Accordingly, we conclude that the circuit court erroneously exercised its discretion. We reverse and remand for a determination of reasonable attorney fees incurred litigating attorney fees. As the ones seeking to be paid, Zimmerman's attorneys have the burden of demonstrating the reasonableness of their fees. Kolupar, 275 Wis. 2d 1, ¶34. As the circuit court properly observed, reasonableness is often a more difficult conclusion to reach when the amount requested for litigating the fees is disproportionate to the work on the merits of the case. The court noted, "it would not be reasonable for an attorney to charge a client $80,000 in fees to collect $10,000 and the value of the motor vehicle. It is not reasonable, and again, it boggles the mind."
Nevertheless, it was erroneous under the facts of this case for the court to deny any award of attorney fees after resolution of the underlying claim.
The parties' stipulation and the relevant statutes authorize only reasonable fees.It necessarily follows that attorney fees for litigating the amount of attorney fees must also be reasonable.
So, are "fees awarded" under the new law "all fees awarded," or are "fees awarded" under the new law "fees awarded for reaching a settlement or verdict," leaving circuit courts free to award more than three times the compensatory damages for litigation involving an award of fees?
How courts deal with that question is going to cost a lot of people a lot of money, I bet, at least until some new car dealer decides he doesn't want to follow the law and gets the legislature to grant him immunity for illegal practices.
Sunday, January 15, 2012
Suppose there was a company out there that provided no real services but did manage to grow its profits at two times the rate of other industry companies. And suppose that company just ended a contract relationship that benefitted many regular (e.g., you) people despite the fact that it achieved no cost savings from ending that contract.
And suppose that by ending that contract, that company ended up making it harder and more costly for you to get your prescription medications?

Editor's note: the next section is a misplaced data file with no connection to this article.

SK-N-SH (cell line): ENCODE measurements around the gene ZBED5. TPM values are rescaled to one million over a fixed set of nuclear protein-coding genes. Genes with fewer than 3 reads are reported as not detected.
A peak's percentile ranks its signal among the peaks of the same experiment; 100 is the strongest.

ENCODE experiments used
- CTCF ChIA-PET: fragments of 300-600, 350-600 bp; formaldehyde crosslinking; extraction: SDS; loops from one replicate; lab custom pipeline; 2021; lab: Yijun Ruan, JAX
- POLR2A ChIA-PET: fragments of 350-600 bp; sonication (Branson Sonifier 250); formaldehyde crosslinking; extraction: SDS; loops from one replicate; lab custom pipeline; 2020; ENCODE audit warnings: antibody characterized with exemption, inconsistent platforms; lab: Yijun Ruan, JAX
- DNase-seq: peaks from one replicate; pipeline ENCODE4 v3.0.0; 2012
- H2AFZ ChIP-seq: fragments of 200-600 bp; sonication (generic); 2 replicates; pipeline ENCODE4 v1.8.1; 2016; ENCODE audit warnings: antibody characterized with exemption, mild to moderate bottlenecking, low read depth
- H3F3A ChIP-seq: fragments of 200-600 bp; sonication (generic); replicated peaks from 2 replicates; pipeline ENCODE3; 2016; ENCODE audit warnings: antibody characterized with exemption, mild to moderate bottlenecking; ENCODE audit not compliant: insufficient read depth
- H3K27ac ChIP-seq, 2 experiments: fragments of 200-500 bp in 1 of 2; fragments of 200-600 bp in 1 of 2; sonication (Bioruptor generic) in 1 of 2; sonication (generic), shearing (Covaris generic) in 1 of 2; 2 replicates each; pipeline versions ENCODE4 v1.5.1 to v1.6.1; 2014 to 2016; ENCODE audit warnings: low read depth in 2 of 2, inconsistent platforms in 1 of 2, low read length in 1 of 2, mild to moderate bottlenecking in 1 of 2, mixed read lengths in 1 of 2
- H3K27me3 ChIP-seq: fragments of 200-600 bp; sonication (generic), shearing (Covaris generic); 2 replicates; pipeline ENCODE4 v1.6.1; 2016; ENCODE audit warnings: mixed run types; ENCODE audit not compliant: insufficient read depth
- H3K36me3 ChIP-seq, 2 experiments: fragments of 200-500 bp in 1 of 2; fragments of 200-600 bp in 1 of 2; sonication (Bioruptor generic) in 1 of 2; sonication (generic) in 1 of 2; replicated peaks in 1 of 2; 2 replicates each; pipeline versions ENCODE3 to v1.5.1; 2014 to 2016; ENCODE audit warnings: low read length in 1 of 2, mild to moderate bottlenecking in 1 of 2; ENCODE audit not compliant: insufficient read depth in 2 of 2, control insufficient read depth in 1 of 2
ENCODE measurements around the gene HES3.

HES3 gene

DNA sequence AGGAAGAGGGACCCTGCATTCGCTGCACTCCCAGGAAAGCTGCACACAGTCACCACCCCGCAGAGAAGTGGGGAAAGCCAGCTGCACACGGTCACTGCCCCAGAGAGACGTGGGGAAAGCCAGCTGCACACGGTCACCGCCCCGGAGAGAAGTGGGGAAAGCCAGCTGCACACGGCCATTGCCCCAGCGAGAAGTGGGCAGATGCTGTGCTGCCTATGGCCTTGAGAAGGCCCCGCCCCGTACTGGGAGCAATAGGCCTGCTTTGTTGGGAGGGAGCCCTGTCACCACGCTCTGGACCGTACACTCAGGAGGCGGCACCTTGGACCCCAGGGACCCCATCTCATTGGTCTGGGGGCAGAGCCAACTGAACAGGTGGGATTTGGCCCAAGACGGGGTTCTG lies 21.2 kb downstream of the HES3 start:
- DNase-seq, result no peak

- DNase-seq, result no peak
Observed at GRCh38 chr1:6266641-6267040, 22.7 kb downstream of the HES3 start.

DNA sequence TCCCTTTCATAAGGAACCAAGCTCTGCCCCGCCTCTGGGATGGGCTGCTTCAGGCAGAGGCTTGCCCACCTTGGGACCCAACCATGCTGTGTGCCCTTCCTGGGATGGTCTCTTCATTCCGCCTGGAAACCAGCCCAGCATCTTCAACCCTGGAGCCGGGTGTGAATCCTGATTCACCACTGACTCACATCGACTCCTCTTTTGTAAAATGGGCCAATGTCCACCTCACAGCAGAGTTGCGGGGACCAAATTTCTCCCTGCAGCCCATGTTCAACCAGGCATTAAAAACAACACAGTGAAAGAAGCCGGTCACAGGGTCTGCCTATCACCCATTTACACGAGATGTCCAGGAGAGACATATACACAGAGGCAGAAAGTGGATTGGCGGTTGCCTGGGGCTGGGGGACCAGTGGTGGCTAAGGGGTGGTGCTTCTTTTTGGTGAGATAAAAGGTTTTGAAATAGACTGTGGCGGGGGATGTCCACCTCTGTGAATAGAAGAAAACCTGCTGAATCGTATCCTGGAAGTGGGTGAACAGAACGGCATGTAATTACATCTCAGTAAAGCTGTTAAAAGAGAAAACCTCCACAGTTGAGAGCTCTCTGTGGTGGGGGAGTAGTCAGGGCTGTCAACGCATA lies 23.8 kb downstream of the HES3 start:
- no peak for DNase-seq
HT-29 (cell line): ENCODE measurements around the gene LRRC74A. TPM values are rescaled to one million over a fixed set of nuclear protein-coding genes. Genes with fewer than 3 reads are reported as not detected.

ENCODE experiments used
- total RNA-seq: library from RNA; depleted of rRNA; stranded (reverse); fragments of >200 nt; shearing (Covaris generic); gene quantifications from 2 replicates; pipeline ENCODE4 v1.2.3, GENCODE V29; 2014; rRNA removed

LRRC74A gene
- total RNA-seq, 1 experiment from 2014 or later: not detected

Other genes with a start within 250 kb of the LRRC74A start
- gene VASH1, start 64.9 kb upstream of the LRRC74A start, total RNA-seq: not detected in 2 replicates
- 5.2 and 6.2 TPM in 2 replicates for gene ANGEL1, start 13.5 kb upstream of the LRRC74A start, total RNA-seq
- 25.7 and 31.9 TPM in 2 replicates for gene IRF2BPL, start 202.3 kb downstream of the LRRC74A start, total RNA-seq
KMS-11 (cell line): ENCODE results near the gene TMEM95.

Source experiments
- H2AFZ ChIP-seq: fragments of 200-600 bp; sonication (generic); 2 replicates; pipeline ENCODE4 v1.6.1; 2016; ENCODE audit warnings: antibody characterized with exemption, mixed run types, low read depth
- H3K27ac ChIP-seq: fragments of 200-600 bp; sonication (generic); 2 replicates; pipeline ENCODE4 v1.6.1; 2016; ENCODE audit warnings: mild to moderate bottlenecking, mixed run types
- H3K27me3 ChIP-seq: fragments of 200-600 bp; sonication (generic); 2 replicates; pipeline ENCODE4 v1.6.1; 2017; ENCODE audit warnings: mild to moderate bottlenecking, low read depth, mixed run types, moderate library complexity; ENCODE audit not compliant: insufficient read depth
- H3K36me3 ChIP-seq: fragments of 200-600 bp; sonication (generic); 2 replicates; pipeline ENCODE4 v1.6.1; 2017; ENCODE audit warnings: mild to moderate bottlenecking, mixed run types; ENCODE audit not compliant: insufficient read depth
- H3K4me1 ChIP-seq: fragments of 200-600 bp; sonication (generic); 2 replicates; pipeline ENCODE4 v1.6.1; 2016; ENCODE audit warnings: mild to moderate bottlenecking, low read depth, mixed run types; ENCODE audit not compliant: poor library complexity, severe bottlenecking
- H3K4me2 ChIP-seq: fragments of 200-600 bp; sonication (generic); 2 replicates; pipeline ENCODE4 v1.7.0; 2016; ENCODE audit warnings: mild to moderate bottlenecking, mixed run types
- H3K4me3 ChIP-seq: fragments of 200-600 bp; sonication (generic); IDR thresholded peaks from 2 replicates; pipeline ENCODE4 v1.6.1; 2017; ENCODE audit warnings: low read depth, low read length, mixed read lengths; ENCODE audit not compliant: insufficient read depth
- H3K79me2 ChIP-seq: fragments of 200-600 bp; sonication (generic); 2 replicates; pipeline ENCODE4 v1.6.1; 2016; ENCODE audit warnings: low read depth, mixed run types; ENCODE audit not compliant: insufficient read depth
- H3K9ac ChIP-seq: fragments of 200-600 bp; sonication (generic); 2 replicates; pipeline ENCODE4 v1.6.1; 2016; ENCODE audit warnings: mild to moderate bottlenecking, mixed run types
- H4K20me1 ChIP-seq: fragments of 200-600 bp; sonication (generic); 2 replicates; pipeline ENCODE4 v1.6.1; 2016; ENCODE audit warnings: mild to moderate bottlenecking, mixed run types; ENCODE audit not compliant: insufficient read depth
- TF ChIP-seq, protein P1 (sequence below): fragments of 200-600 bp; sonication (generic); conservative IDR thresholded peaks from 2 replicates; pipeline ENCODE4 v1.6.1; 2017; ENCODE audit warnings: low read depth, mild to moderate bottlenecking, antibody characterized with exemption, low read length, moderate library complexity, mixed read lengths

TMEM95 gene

You’d hate that company, wouldn’t you? I imagine that’s how many people will be feeling about “Express Scripts,” a middleman company that just ended its contracts with Walgreen’s drugstores in the latest round of goings-on between Walgreens and Express Script. “Express Scripts,” as I understand it, contracted with health insurance plans and then contracted with drugstores, so that when members went to the drug store, they wouldn’t pay the drug store but would pay Express Scripts. Express Scripts and Walgreen’s were recently negotiating a new contract, and Walgreen’s was offering to keep its rates of payment the same, but Express Scripts wanted them to reduce their rates below industry standard, and Express Scripts wanted to be able to define for itself what was or was not a “generic” vs. “brand name” drug.
The end result: You get hurt, and our military gets hurt.
Oh, that latter one? Express Scripts has a client “Tricare,” which provides health insurance to military families. Walgreen’s offered to have its prices match or beat the prices of any other drug store, so that military families were guaranteed the lowest prices for prescriptions. Express Scripts said no.
So a company which has seen its profits increase at double the industry rate just decided that’s not enough and ended up making families travel farther to get their prescriptions, or pay more to get them. Seem fair?
I’m on Walgreen’s side in this one. People shouldn’t have to pay too much for prescriptions, and local drugstores provide familiarity so that the pharmacist can do more than simply dispense drugs anonymously, like Express Scripts wants. Now customers have to find new places to get their medications, and the people they’re dealing with don’t know them.
Walgreen’s is helping out. They’re giving a break on enrollment in their Walgreens Prescription Savings Club, so for January you can join for just $10 (or $5 a person) to get discounts on your prescriptions:
And they still have their usual savings on 8,000 different brand-name medications, low prices on generics, and discounts on flu shots, pet scripts, nebulizers and other things. Plus, if you join that club, you’ll get bonuses for using other Walgreen’s services, like photofinishing, so you can continue to save on medications and still do one-stop shopping at your local pharmacy.
It’s time to pick sides in this fight. With all the many troubles in the health care industry, we didn’t need Express Scripts making things worse. Stick up for Walgreen’s: Like Walgreens on Facebook and follow Walgreens on Twitter (@Walgreens), and help make things better.